Stomach Cramps? It Could Be the Juice You’re Drinking

If you have stomach pain after drinking juice, there are steps you can take to help you avoid discomfort.
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"An apple a day keeps the doctor away," the proverb says. But for some people, that apple — especially when it's squeezed into apple juice — could serve up some stomach cramps. Stomach pain after drinking juice is not likely a serious issue, but there are steps you can take to avoid it.


Almost everyone has stomach cramps at some point, and they're usually not serious, according to the U.S. National Library of Medicine. They're most likely caused by gas and bloating and are often followed by diarrhea. You should see a doctor, though, if the pain, bloating or diarrhea doesn't improve in a day or two, or becomes more severe and is accompanied by nausea, vomiting and fever.

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Read more:7 Conditions That Cause Severe Abdominal Pain After a Meal


When Juice Causes Stomach Pain

Everyone has gas in the digestive tract, according to Johns Hopkins Medicine, and it usually comes from swallowing air or the breakdown of certain foods by bacteria in the colon.

Gas begins when some sugars, starches and fiber aren't fully digested in the stomach and small intestine, and this undigested food passes into the large intestine, according to the National Institute of Diabetes and Digestive and Kidney Diseases.


There, it's broken down further by the bacteria in the large intestine, creating gas, such as hydrogen, carbon dioxide and sometimes methane, in the process. Several kinds of sugars can cause gas, according to Johns Hopkins, including lactose, raffinose, fructose and sorbitol. These can be found both in whole foods and as added sweeteners.

Stomach cramps after drinking fruit juice are very common and result from sensitivity to different types of sugar, William Chey, MD, a professor of gastroenterology and nutrition science at the University of Michigan in Ann Arbor, tells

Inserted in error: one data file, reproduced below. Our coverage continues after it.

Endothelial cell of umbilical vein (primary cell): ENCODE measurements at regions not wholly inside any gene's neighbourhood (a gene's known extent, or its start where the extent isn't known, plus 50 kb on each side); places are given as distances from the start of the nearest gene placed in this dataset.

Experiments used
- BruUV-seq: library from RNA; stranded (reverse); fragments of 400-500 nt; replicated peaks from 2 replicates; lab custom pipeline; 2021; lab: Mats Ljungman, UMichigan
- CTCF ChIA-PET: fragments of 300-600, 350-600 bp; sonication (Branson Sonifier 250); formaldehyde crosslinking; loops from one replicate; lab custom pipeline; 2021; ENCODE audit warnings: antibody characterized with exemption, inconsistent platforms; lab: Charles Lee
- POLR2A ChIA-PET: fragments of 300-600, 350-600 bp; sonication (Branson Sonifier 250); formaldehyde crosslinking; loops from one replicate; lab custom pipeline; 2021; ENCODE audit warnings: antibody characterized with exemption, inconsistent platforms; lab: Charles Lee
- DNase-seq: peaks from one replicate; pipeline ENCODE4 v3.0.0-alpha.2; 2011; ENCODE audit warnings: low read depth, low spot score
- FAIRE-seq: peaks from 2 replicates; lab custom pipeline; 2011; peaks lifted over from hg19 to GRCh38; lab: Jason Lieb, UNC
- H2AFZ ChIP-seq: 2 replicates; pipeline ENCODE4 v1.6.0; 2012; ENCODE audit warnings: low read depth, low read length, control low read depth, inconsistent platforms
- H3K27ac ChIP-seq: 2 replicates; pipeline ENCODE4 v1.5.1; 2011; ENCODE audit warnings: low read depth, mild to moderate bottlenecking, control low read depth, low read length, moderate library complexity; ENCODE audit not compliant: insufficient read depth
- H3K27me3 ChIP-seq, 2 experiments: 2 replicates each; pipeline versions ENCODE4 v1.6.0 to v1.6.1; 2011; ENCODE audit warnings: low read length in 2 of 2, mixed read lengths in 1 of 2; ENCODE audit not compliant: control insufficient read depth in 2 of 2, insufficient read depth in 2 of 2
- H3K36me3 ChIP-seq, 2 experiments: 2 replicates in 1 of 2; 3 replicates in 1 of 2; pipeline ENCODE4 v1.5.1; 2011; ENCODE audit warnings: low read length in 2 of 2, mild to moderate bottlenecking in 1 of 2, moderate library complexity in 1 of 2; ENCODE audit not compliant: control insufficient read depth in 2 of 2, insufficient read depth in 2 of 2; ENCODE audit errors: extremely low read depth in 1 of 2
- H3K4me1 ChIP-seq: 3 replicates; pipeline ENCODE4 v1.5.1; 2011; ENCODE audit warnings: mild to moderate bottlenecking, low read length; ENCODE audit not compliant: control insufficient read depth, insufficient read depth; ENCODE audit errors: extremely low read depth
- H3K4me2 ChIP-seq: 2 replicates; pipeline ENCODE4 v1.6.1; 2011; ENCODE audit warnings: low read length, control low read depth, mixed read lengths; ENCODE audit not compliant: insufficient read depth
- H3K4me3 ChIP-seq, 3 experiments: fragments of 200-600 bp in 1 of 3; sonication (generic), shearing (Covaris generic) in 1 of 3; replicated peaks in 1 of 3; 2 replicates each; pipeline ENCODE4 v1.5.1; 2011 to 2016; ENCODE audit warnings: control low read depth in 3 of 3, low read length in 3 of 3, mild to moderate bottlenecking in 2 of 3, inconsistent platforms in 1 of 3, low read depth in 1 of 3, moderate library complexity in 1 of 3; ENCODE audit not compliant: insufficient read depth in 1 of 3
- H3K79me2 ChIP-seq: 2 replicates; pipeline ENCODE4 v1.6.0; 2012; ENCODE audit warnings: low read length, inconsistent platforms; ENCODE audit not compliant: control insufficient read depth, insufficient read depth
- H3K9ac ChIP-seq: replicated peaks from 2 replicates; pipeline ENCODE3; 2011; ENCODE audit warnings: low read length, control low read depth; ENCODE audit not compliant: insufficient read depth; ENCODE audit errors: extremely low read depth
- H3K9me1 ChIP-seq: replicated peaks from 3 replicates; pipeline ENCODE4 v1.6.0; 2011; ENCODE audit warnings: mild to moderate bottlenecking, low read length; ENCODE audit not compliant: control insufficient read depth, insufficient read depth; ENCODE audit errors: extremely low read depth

Not all sugars contribute to gas equally: While sucrose and glucose are easy to digest, fructose and sorbitol can present problems. Dr. Chey explains that when these unabsorbed sugars get into the colon, the bacteria there ferment the sugar. "That's what produces the gas and cramps," he says.

Apple, prune and pineapple juices are the main culprits for most people, Dr. Chey says. The concentration of sugar in fruit juice can also cause problems for some people who are OK eating whole fruits, he adds, because the amount of sugar in juice is much higher than in whole fruit.



A Low-Fructose Diet May Help

For some people, excess gas after drinking fruit juice might be caused by fructose malabsorption, an issue where the small intestine can't completely absorb the fructose. A doctor can diagnose this with a fructose hydrogen breath test, according to the University of Michigan Health System (UMHS). The treatment is straightforward: Stick to a low-fructose diet.


In addition to passing on fruit juices, that also means, per the UMHS, avoiding:

  • Certain whole fruits, including apples, pears, watermelon, figs, mango and cherries
  • Some vegetables, including artichokes, sugar snap peas and asparagus

While some fructose-containing sweeteners to avoid — like honey, agave and high-fructose corn syrup — will be easy to spot, fructose can be hiding in less obvious foods, too, like:


Always read labels carefully, and make sure the food doesn't contain fruit juice concentrate either.

A step beyond a low-fructose diet is avoiding FODMAP foods — those that contain a group of carbohydrates including fermentable oligosaccharides, disaccharides, monosaccharides and polyols, according to the UMHS. These foods might contribute to symptoms like bloating, gas, abdominal pain, constipation or diarrhea, especially for those who have irritable bowel syndrome, inflammatory bowel disease or celiac disease.


What About Diluted Juice?

Could fruit juice ever relieve stomach trouble? In one specific case, fruit juice — though diluted — was shown to actually be beneficial for stomach pain recovery. A May 2016 randomized trial with more than 600 children in ​JAMA​ showed that children visiting the emergency department due to gastroenteritis (which causes stomach cramps and other symptoms) and minimal dehydration who were given diluted apple juice instead of an electrolyte maintenance solution had fewer issues during recovery.

However, there haven't yet been any studies suggesting diluted juice has benefits for adults recovering from stomach issues.




Is this an emergency? If you are experiencing serious medical symptoms, please see the National Library of Medicine’s list of signs you need emergency medical attention or call 911.

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